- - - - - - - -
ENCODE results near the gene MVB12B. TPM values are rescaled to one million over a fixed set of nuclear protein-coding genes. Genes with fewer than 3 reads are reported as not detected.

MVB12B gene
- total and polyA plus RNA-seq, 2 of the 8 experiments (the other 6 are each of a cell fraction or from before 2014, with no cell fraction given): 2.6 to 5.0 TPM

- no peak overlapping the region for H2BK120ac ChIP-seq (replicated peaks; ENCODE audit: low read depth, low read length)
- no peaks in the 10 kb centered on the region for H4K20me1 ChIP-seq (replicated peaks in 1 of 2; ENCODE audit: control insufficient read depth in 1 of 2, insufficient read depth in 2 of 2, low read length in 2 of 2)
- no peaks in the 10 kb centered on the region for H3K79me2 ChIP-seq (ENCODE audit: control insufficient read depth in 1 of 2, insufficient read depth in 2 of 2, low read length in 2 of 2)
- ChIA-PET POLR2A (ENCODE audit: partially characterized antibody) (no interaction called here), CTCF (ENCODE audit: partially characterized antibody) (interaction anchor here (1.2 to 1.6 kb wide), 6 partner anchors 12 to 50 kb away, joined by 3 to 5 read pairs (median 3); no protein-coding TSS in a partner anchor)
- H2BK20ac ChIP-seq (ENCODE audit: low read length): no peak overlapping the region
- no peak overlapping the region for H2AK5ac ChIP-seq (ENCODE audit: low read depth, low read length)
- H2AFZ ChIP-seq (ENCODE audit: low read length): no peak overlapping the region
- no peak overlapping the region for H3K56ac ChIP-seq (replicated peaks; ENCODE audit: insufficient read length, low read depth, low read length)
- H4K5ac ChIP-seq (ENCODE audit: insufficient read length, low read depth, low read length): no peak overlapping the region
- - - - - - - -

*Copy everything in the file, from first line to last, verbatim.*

ENCODE results near the gene MVB12B. TPM values are rescaled to one million over a fixed set of nuclear protein-coding genes. Genes with fewer than 3 reads are reported as not detected.

MVB12B gene
- total and polyA plus RNA-seq, 2 of the 8 experiments (the other 6 are each of a cell fraction or from before 2014, with no cell fraction given): 2.6 to 5.0 TPM

- no peak overlapping the region for H2BK120ac ChIP-seq (replicated peaks; ENCODE audit: low read depth, low read length)
- no peaks in the 10 kb centered on the region for H4K20me1 ChIP-seq (replicated peaks in 1 of 2; ENCODE audit: control insufficient read depth in 1 of 2, insufficient read depth in 2 of 2, low read length in 2 of 2)
- no peaks in the 10 kb centered on the region for H3K79me2 ChIP-seq (ENCODE audit: control insufficient read depth in 1 of 2, insufficient read depth in 2 of 2, low read length in 2 of 2)
- ChIA-PET POLR2A (ENCODE audit: partially characterized antibody) (no interaction called here), CTCF (ENCODE audit: partially characterized antibody) (interaction anchor here (1.2 to 1.6 kb wide), 6 partner anchors 12 to 50 kb away, joined by 3 to 5 read pairs (median 3); no protein-coding TSS in a partner anchor)
- H2BK20ac ChIP-seq (ENCODE audit: low read length): no peak overlapping the region
- no peak overlapping the region for H2AK5ac ChIP-seq (ENCODE audit: low read depth, low read length)
- H2AFZ ChIP-seq (ENCODE audit: low read length): no peak overlapping the region
- no peak overlapping the region for H3K56ac ChIP-seq (replicated peaks; ENCODE audit: insufficient read length, low read depth, low read length)
- H4K5ac ChIP-seq (ENCODE audit: insufficient read length, low read depth, low read length): no peak overlapping the region